Now for some (mostly) good news: Salman Rushdie, the legendary novelist who was stabbed multiple times on Friday, is on the mend, even if he’s still not completely out of the woods. Rushdie’s agent, Andrew Wylie, told CNN on Sunday that he’s “off the ventilator, so the road to recovery has begun.” He added, “It will be long — the injuries are severe. But his condition is headed in the right direction.”
Rushdie’s son Zafar also confirmed the good news, saying his father “remain in critical condition” but that after he was taken off the ventilator he “was able to say a few words.” He added that despite his “severe” injuries, “his usual feisty & defiant sense of humour remains intact.”
— Zafar Rushdie (@ZafRushdie) August 14, 2022
On Friday morning, Rushdie, 75, was preparing to give a lecture at the Chautauqua Institution in southwestern New York State when a man leaped on stage and stabbed him repeatedly, including in the neck and the stomach. A trooper intervened. The assailant was later identified as 24-year-old Hadi Matar, of Fairview, New Jersey. Matar has pleaded not guilty.
As per CNN, Rushdie’s injuries include “three stab wounds to the right side of the front of his neck, four stab wounds to his stomach, puncture wounds to his right eye and chest, and a laceration on his right thigh.” He was airlifted to a hospital in nearby Erie, Pennsylvania.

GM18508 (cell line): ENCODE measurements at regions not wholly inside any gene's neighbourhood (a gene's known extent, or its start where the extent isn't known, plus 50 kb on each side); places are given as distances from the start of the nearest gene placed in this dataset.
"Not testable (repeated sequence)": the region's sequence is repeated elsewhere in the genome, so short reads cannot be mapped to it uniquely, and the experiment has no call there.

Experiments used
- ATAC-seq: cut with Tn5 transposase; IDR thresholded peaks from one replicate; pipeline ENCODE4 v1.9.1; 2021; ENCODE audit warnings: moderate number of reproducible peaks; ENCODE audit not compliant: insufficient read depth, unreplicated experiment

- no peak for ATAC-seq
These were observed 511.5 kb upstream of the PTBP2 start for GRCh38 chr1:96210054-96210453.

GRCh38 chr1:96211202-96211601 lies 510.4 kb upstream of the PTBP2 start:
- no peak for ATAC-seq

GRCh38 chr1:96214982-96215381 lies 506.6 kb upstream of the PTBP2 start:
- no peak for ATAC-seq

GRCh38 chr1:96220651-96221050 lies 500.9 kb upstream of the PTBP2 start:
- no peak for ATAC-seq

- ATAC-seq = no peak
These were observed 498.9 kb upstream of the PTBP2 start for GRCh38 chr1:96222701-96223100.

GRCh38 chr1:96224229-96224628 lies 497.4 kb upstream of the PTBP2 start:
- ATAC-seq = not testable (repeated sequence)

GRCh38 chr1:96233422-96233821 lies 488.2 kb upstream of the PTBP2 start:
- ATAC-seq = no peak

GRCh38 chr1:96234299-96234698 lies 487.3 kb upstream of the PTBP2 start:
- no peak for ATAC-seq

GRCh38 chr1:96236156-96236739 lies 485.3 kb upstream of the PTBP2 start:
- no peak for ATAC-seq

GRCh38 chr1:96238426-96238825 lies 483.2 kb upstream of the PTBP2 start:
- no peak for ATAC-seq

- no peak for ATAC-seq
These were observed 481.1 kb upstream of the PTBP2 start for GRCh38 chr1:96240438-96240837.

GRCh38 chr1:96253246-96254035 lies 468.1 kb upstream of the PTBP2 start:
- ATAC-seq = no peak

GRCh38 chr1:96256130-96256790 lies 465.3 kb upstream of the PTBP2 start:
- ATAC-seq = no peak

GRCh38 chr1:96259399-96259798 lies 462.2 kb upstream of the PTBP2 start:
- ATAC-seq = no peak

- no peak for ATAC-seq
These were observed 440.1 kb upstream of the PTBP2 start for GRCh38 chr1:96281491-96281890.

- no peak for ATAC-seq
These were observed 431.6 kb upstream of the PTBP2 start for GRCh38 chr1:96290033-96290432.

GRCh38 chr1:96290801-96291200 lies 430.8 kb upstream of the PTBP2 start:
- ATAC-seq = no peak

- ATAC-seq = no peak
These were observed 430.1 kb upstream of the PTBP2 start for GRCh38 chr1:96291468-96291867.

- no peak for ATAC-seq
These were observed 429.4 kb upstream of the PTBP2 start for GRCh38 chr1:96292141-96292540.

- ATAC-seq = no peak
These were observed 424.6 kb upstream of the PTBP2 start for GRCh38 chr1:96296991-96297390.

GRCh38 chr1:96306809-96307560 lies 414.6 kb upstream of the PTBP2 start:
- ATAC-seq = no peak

In 1989, a fatwa ordering for Rushdie’s execution was declared by Ayatollah Kholmeni, then the Supreme leader of Iran over what was seen as blasphemous depictions of Islam in his 1988 novel The Satanic Verses. Rushdie spent years in hiding under police protection and even survived a failed assassination attempt in 1989. In 1998, the fatwa was deemed “finished” but it was never formally lifted.
By the late ‘90s, Rushdie began returning to something like a normal-ish life, re-entering the social scene, even weighing in on pop culture. His fatwa even inspired an entire season of Curb Your Enthusiasm, which is much better than the 1991 Pakistani movie that depicts him as some kind of supervillain.
We wish Mr. Rushdie a speedy recovery.